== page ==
Risk vs. Volatility. Volatility, the inevitable and sometimes dramatic changes in securities prices is different from risk. Risk is the chance that you won’t be able to meet your financial goals. They are related because volatile asset classes generally have higher expected returns. The critical thing is to have at least close to the right mix of return seeking and buffering asset classes to meet your individual circumstances.
Time Horizon. It’s very important to know and be comfortable with the time horizon of your portfolio. One of the advantages of being a long-term investor is not having to know what’s going to happen tomorrow, next year – or even five years from now. Remember, what matters is not what tomorrow’s news will bring. But rather whether it is different from what today’s investors think tomorrow’s news will bring.
It is very common to have significant intra-year declines even in good years for the market. There’s no way to know whether volatility on a given day or week is a harbinger or not. For long term investors the pain is likely to be temporary. We have had significant virus related sell-offs in the past (2003 -SARS; 2016 – ZICA) and markets recovered after a few months. Of course, this one may different and take longer for the global economy to digest.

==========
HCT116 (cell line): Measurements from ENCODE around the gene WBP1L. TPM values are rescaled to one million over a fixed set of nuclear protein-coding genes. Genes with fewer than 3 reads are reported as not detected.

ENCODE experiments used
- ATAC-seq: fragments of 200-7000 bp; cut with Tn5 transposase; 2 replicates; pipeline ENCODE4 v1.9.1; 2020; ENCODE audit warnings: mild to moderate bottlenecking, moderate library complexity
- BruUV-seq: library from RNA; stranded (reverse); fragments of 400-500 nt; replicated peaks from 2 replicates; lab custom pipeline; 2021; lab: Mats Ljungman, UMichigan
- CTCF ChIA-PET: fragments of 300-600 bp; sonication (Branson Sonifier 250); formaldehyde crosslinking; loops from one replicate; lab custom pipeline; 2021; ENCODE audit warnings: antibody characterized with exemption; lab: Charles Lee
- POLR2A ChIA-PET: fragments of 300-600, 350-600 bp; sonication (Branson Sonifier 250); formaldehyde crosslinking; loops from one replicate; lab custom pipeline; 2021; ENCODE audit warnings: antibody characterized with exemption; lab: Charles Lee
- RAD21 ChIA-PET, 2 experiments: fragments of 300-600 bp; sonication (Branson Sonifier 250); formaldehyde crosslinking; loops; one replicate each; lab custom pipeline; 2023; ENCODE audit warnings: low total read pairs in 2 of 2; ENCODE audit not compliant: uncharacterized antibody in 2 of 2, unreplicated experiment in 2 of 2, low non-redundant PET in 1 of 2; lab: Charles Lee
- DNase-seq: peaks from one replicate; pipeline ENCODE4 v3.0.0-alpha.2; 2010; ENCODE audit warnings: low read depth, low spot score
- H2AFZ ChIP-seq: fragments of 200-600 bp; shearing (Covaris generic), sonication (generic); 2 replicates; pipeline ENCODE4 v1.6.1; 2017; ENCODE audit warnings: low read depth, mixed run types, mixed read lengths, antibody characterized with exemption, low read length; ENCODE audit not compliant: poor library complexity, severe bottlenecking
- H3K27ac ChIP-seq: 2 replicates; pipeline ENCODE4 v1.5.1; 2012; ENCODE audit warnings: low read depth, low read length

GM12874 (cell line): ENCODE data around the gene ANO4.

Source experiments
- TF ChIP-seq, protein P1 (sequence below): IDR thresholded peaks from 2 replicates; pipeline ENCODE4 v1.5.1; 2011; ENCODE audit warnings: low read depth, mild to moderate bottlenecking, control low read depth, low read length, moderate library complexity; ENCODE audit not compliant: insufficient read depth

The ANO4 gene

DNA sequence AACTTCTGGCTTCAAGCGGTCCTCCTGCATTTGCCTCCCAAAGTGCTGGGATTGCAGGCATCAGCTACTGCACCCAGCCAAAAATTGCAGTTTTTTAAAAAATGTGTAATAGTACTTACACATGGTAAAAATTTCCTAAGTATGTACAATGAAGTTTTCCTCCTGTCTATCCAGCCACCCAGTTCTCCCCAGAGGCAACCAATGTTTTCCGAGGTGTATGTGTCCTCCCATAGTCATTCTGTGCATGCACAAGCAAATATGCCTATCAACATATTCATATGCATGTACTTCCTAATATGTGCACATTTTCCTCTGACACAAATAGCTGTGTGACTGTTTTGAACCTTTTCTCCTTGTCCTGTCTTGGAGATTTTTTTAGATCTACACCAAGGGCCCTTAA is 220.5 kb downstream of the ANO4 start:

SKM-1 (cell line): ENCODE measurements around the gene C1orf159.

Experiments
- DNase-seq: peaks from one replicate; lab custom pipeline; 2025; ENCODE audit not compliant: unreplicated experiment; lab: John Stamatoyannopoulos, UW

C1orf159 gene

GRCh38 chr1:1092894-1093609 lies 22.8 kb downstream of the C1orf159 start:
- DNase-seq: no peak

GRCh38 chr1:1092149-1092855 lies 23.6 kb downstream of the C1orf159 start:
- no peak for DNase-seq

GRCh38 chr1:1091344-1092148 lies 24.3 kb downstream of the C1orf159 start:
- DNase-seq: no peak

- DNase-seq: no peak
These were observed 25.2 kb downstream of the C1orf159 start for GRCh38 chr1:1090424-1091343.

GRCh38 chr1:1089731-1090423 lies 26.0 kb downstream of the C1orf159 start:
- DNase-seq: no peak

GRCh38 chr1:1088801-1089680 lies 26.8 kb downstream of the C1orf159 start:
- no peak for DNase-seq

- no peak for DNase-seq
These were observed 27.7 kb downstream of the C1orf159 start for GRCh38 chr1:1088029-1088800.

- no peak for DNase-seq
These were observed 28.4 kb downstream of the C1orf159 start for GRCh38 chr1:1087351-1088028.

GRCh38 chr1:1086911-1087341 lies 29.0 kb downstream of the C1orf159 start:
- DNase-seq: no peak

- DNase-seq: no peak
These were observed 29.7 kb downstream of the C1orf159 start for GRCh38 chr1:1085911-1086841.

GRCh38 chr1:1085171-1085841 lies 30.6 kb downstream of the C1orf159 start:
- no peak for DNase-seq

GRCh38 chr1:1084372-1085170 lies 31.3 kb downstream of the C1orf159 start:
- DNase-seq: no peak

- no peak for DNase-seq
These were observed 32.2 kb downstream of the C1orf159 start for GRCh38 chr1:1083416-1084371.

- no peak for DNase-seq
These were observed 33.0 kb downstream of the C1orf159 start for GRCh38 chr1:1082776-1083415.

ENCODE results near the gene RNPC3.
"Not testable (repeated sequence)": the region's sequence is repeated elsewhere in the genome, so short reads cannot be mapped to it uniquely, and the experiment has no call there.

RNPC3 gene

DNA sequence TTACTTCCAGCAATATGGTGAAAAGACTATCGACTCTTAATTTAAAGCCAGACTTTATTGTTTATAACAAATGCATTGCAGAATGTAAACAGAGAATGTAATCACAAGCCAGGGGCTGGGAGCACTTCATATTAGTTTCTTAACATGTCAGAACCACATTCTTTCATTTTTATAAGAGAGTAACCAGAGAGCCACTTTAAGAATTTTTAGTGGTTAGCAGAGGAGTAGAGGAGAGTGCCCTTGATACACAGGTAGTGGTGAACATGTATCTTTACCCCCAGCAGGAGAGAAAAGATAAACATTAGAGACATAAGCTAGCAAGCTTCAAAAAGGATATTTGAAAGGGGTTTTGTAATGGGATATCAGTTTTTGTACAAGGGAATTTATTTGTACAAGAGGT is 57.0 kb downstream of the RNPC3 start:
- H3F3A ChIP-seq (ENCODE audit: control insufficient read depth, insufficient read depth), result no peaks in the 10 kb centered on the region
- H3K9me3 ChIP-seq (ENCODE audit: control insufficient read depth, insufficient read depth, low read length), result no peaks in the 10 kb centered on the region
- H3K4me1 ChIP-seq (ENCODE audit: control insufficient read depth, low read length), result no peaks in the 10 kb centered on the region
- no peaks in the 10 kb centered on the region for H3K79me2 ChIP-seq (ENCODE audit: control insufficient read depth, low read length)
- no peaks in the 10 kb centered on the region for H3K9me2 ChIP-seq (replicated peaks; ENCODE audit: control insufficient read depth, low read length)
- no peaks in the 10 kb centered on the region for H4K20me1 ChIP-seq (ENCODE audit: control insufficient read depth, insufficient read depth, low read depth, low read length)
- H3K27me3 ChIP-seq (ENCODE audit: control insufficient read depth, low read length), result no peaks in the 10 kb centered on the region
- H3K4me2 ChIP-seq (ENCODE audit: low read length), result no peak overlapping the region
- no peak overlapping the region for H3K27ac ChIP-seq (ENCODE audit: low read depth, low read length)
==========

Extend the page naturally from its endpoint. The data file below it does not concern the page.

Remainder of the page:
Liquidity. Make sure you have enough in cash and bonds to meet any short term and intermediate term needs.
Nobody knows how or when this will end. The most important thing is to take care of yourself and your family. And to take whatever steps you can to lessen the impact on your community. Feel free to check in with us about your portfolio.